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MIAMI (CBSMiami) — At a law office in Coral Gables Thursday, Poliana Perez wept as she spoke of the loss of her husband.

“Now, I have my baby, I have my daughter, but I don’t have my husband,” she said through her tears.

Perez no longer has her husband Loiner “Leo” Perez, stepdad to her daughter and father of their son who will be delivered by c-section Monday.

At Northeast 1st avenue and 36th street in Miami Halloween afternoon a Lyft driver, police say, failed to yield the right of way, turning left into Leo Perez on his motorcycle, killing the 29 year-old mail room supervisor for Fisher Island.

“How is it that this Lyft driver failed to respect and see a stop sign,” asked Perez’s attorney Ervin Gonzalez, holding up a full-sized red and white stop sign at a news conference Thursday.

Poliana Perez’s lawsuit against the app-based ride service alleges it hires untrained, distracted, fatigued drivers to carry paying customers.

“You don’t know who these people are, you don’t’ know what their history has been, there’s no regulation whatsoever,” the attorney Gonzalez said.

Lyft requires its drivers to have a clean license, undergo a background check and carry $100,000 in liability insurance.

“A hundred thousand dollars for killing a man and ruining the lives of two people, is that enough,” asked Gonzalez.

CBS4’s Gary Nelson ordered up a Lyft ride on his iPhone Thursday in Coral Gables and within four minutes, Lyft driver Roberth Rivera had Nelson in the front seat of his Toyota Corolla.

Rivera told Nelson that he works up to 50 hours a week for Lyft, and with 25 hours on a second job, he routinely works 75 hours a week. He said there is a financial incentive for him, because the company reduces the amount of its take from his fares the more he works.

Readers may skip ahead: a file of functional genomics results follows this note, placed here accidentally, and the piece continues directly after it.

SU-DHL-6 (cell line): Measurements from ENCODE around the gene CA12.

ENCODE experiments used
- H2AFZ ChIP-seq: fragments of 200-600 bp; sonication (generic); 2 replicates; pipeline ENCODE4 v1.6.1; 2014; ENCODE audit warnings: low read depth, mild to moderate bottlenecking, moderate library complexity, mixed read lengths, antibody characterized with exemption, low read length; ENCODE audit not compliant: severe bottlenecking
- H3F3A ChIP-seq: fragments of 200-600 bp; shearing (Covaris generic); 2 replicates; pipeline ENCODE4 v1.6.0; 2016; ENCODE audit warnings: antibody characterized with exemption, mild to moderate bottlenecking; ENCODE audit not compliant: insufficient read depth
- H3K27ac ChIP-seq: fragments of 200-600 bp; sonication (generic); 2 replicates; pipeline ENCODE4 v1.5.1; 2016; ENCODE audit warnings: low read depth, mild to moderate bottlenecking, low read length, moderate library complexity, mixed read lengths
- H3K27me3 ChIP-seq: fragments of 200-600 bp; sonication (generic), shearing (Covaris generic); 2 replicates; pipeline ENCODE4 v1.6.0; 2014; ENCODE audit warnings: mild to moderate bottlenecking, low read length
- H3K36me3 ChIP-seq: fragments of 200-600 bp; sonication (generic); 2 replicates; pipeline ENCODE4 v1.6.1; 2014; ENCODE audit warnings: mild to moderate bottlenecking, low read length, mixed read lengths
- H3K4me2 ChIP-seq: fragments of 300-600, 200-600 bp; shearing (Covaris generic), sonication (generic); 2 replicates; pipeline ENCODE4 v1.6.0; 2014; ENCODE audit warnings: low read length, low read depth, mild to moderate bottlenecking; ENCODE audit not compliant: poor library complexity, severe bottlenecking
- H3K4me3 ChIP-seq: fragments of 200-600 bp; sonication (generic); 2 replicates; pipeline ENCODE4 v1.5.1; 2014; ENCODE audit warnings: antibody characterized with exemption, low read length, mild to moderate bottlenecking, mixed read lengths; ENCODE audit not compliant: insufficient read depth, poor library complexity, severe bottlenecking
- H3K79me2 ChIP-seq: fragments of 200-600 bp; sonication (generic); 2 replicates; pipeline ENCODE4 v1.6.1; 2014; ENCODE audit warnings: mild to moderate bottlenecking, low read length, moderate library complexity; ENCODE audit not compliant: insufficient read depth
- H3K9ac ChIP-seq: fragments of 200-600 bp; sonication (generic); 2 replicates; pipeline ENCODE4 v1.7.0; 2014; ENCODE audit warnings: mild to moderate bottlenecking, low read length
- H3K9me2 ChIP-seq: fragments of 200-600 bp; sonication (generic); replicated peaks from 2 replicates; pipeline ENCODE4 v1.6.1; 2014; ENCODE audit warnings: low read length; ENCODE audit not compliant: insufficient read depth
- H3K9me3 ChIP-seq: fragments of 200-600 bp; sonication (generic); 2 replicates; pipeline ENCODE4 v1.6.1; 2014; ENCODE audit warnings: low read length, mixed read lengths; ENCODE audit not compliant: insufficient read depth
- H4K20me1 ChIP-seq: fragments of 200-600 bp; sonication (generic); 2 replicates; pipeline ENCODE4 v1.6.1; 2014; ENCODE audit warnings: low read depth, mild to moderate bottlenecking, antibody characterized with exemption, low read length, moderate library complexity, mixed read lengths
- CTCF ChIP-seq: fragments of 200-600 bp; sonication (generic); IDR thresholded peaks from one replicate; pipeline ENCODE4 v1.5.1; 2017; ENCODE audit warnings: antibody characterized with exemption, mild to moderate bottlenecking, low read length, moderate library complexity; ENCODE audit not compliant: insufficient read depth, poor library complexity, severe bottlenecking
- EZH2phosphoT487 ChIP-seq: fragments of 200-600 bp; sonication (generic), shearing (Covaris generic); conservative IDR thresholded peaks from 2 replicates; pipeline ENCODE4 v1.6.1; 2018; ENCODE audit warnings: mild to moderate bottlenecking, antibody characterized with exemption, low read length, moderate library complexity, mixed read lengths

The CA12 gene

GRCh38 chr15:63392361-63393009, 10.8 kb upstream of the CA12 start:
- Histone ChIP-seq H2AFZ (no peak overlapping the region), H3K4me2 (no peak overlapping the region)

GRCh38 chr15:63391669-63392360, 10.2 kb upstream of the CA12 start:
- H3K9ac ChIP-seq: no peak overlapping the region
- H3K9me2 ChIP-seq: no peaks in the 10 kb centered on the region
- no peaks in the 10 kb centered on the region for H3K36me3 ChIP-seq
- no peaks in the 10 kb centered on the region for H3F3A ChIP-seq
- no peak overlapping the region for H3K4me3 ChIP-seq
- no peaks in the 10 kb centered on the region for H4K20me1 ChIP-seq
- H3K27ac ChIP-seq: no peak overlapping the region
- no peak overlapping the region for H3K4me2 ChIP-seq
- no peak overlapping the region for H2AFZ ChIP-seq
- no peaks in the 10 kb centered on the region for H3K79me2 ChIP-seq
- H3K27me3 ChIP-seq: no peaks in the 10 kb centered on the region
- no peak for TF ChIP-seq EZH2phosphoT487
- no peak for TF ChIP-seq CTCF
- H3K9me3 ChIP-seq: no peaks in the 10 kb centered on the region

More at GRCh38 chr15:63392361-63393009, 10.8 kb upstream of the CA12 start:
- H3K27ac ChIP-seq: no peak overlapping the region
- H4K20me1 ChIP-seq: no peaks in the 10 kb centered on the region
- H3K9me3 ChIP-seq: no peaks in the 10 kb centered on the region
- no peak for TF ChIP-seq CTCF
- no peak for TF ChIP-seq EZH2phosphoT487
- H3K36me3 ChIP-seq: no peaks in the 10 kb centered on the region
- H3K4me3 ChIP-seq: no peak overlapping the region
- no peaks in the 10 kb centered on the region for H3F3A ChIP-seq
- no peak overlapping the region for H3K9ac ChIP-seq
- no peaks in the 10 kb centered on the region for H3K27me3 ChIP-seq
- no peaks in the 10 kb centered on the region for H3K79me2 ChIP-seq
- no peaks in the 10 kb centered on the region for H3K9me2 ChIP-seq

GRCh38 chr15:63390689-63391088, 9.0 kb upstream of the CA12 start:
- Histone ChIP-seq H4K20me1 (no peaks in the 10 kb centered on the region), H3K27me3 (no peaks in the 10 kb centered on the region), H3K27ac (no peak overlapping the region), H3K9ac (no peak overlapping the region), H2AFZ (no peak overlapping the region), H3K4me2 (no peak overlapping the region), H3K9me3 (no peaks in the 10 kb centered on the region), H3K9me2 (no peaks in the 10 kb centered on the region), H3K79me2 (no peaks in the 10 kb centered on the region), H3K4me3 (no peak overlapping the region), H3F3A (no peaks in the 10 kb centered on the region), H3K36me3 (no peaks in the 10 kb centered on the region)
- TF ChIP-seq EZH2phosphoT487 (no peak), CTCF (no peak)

Throughout Nelson’s ride with the Lyft driver, the driver had one hand draped on the steering wheel and, in the other hand, his mobile device face up. It serves as both a GPS and a way for him to communicate with passengers and the company via phone calls and touch screen messaging.

The driver told Nelson he doesn’t consider his various uses of the cell phone dangerous or a distraction, because he does most of it while stopped.

At the news conference announcing the lawsuit against Lyft, Poliana Perez said she doesn’t know how she will be able to cope without her husband, as she prepares for the delivery of their son, already named Caleb, next week.

“He was the perfect husband. He did everything for us, everything,” Perez said, weeping. “You have no idea how amazing a husband he was.”

While Lyft and Uber are obviously here to stay, much remains to be done in the way of local and state regulation to get a grip on how the companies operate.

In Broward County they are carrying passengers legally, under a compromise series of regulations hammered out with county commissioners.

In Miami-Dade they are operating illegally, but the county has stopped trying to enforce laws against them. Mayor Carlos Gimenez has said the transportation for hire industry has to come “into the 21st century.” He expects the county to have an ordinance regulating the ride-sharing services worked out by the end of the year.